Commonly known as yellow rails, Coturnicops noveboracensis is distributed throughout the northern neartic region. This migratory rail breeds from the Canadian Maritimes to the wetlands of the northern Great Plains and upper Midwest, from the Atlantic Ocean to Alberta, Canada. It winters along the Atlantic and Gulf coast from North Carolina through Florida, and into southern Texas. A small isolated breeding colony exists in the Klamath Basin of Oregon. ("National Audobon Society", 2011; "Species Profile: Minnesota DNR", 2011)
Coturnicops noveboracensis breeds in grass- and sedge-dominated marshes and wetlands with shallow water depths. Standing water over a foot deep, and areas with small trees may be utilized but are not ideal. Their preferred habitat provides a layer of vegetation where they can covertly move beneath. Wintering birds frequent mature salt marshes well above the water line. ("National Audobon Society", 2011; "Species Profile: Minnesota DNR", 2011; Campbell, 1990)
Coturnicops noveboracensis is an extremely elusive bird and rarely seen as it is so small and tends to run under vegetation. It is most often detected by its "ticking" call. Coturnicops noveboracensis has a buffy-yellow chest and face with buffy-yellow and black streaks across its back. It has a black crown, black eye stripe, and a short, yellow bill. When seen in flight a patch of white can be observed along the edge of the wings, distinguishing it from other rails. Wingspan measures 28 mm in length. Coturnicops noveboracensis averages only 15.25 to 17.78 cm in length with a weight of about 1.8 ounces, making it the second smallest rail in North America. This species exhibits no sexual dimorphism. Newly-hatched chicks are overall black or dark-brown and downy. Juveniles develop plumage similar to adults but are slightly darker. ("National Audobon Society", 2011; "Species Profile: Minnesota DNR", 2011; "Yellow Rail, Identification, All About Birds- Cornell Lab of Ornithology", 2011; "Yellow Rail- Montana Field Guide", 2011)
Not much is known about the breeding of Coturnicops noveboracensis due to its elusive nature. Males establish large territories by singing and displaying with raised wings. Pairs may preen each other as part of their courtship and are believed to be monogamous. ("National Audobon Society", 2011; "Species Profile: Minnesota DNR", 2011)
Coturnicops noveboracensis breeds annually between late April and the end of July. This is a ground-nesting species that constructs woven nests of grasses and sedges next to or surrounded by water. Within these well-camouflaged nests, females lay a clutch of 5 to 10 eggs in late May that they incubate through June for an average of 23 days. Chicks are precocial and can walk within a day but require parental feeding for up to three weeks. Juveniles later develop the ability to fly, and will fledge after 35 days. Both sexes of a similar species, water rails (Rallus aquaticus), reach sexual maturity at approximately 1 year of age. ("National Audobon Society", 2011; "Species Profile: Minnesota DNR", 2011; "Water Rail (Birds)", 2011)
After mating, both males and females participate in weaving their grass nests, but females finish the construction and make sure the nest is well-hidden by incorporating nearby vegetation. Both parents incubate the eggs and care for the young who are able to walk within a day of hatching. The parents feed the young for about three weeks at which point the young become independent. Young are left alone for several days before they acquire flight skills and officially fledge at around 35 days old. (Ryan, et al., 1989)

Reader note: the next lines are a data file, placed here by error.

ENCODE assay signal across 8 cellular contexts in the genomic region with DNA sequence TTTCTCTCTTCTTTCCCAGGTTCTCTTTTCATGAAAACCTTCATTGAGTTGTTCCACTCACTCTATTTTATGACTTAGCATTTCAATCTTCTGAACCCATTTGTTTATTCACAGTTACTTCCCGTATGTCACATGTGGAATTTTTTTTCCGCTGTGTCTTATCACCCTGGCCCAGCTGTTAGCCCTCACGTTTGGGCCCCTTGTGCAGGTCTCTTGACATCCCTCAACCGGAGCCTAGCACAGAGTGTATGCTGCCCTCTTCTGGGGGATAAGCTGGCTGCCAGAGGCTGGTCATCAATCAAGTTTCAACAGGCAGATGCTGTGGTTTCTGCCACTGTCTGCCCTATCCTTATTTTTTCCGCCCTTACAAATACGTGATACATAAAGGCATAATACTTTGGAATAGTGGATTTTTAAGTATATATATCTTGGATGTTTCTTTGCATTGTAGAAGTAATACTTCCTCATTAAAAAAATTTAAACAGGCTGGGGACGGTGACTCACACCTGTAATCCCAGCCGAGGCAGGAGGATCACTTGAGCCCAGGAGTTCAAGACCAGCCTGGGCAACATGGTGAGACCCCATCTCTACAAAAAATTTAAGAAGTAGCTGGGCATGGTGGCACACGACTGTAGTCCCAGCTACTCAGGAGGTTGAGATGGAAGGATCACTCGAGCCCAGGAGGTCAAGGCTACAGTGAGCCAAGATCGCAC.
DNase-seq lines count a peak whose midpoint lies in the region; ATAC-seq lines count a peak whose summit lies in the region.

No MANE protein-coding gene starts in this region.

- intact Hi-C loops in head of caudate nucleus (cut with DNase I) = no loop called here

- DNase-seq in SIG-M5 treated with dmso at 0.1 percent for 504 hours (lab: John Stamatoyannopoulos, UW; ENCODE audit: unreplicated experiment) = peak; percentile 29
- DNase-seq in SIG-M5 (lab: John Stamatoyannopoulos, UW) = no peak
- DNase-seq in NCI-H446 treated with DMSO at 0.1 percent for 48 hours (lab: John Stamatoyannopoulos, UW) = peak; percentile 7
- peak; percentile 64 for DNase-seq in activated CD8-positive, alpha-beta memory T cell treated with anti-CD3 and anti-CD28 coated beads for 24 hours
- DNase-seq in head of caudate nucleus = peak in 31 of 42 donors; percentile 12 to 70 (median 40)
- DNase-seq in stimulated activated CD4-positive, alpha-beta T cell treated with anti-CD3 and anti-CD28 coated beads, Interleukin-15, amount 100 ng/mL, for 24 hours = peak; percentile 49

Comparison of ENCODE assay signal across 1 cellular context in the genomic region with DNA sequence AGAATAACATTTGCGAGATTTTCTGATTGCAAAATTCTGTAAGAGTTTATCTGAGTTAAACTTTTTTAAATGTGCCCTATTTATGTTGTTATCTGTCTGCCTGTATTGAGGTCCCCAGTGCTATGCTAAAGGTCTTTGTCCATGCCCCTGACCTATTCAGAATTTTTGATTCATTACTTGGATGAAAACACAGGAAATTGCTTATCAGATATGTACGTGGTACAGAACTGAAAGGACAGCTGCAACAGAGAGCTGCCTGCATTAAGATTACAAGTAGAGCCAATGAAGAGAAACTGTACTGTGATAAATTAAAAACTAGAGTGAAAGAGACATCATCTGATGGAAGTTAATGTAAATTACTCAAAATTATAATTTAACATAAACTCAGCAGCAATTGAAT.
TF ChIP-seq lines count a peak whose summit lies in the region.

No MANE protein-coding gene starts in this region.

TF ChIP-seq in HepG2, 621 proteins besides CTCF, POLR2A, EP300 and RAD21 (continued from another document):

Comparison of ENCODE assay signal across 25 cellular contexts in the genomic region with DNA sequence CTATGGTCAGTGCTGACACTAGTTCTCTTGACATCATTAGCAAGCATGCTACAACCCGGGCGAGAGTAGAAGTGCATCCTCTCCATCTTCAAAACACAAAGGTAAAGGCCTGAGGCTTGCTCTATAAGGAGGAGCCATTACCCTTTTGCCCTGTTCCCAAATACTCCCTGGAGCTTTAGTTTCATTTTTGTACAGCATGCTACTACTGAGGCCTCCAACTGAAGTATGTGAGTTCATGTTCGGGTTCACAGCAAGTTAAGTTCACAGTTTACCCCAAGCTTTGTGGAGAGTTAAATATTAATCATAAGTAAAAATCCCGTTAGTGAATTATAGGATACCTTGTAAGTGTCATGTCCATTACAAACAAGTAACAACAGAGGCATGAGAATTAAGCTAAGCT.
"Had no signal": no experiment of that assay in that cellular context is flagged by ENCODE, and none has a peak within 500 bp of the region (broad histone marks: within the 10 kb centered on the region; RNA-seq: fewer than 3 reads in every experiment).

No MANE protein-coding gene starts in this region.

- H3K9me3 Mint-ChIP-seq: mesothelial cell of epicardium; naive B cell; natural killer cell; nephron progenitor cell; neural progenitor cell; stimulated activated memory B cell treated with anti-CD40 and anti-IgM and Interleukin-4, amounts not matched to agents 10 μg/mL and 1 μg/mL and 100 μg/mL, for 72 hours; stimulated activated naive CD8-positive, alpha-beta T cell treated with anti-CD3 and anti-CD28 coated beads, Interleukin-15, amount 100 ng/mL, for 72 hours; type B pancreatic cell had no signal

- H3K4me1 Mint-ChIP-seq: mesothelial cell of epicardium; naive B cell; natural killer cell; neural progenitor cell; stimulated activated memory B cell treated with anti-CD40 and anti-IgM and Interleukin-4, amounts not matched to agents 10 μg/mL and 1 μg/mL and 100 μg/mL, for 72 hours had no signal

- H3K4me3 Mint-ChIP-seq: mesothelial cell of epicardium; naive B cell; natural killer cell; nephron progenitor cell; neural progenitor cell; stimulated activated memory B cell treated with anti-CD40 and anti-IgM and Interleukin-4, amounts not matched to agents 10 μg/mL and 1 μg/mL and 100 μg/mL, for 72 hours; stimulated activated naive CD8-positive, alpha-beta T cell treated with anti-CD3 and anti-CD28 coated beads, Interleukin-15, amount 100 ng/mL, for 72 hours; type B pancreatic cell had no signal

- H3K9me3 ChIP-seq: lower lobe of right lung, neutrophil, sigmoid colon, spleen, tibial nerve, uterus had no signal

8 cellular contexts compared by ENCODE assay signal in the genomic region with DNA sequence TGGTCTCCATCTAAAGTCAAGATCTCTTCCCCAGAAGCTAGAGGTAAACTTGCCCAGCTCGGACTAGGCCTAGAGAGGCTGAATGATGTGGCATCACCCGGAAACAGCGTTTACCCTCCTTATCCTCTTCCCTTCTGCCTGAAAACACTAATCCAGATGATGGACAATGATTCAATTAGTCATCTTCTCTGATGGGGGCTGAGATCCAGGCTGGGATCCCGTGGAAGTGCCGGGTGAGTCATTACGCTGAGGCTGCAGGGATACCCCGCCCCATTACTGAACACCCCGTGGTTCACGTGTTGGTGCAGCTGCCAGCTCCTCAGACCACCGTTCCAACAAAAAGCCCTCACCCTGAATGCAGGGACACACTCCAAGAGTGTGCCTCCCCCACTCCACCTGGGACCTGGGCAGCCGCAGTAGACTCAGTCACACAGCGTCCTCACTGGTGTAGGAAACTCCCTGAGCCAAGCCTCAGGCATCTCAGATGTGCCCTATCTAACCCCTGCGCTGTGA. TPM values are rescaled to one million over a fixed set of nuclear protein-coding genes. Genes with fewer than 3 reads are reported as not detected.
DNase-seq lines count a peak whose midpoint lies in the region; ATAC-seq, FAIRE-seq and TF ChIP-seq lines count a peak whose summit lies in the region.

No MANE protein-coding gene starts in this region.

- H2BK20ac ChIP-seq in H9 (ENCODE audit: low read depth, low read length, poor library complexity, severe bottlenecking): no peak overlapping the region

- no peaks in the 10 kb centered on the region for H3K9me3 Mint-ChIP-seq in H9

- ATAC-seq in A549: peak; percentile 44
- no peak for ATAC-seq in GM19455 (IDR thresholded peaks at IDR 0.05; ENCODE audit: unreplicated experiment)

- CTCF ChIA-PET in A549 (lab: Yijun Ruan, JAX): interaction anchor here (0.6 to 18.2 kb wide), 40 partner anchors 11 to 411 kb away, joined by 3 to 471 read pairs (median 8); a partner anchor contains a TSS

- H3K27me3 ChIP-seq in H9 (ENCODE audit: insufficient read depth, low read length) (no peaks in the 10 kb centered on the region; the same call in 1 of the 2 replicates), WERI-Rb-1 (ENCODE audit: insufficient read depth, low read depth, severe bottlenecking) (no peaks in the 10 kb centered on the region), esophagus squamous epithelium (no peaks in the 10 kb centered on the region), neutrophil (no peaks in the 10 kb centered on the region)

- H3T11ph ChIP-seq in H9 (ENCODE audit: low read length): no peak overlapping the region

Coturnicops noveboracensis has an average lifespan of 5 to 9 years. ("Wildlife in Connecticut Endangered and Threatened Species Series", 2011)
Coturnicops noveboracensis is a secretive species which makes it difficult to observe. It conceals itself in the marsh grass and seldom flies, choosing to walk under thick marsh vegetation and stay hidden. During the non-breeding season it is a social species that migrates in large groups known as cliques. Adults are flightless for several weeks during their molting in August just before fall migration. They actively forage during the day but remain sedentary and call during dawn, dusk, and throughout the night. ("WhatBird.com", 2007; Ryan, et al., 1989)
Male yellow rails have an average territory of 7.8 hectares which are established within a week of their arrival after spring migration. Females occupy a territory of a much smaller scale, 1.2 hectares, and several females may be encompassed within one male’s territory. ("Yellow Rail- Montana Field Guide", 2011)
Coturnicops noveboracensis communicates through sound, visual and tactile cues. It creates a “ticking” noise to notify others that something is approaching. Males also use a "ticking" call to establish territory, and usually pair the call with a physical display involving wing raising. Breeding pairs preen each other as a form of courtship. Like most birds, Coturnicops noveboracensis perceives its environment through auditory, visual, tactile, and chemical stimuli. ("Audubon", 2011)
Coturnicops noveboracensis is primarily a mulluscivore. It's diet consists mainly of small snails and crustaceans, insects, and seeds. This species will forage on the ground, surface of water, or occasionally underwater. ("National Audobon Society", 2011; "Species Profile: Minnesota DNR", 2011)
Coturnicops noveboracensis is commonly predated upon by short-eared owls, northern harriers, red fox, feral cats, and other mammals that are agile and small enough to catch it. It is also sometimes predated upon by herons and egrets. This species' secretive nature is it's primary method of avoiding predation. Coturnicops noveboracensis remains quiet and stealthy through its whole life, rarely flying or making noise. Its cryptic coloring helps to conceal it in the marsh grass. (Sterling, 2008)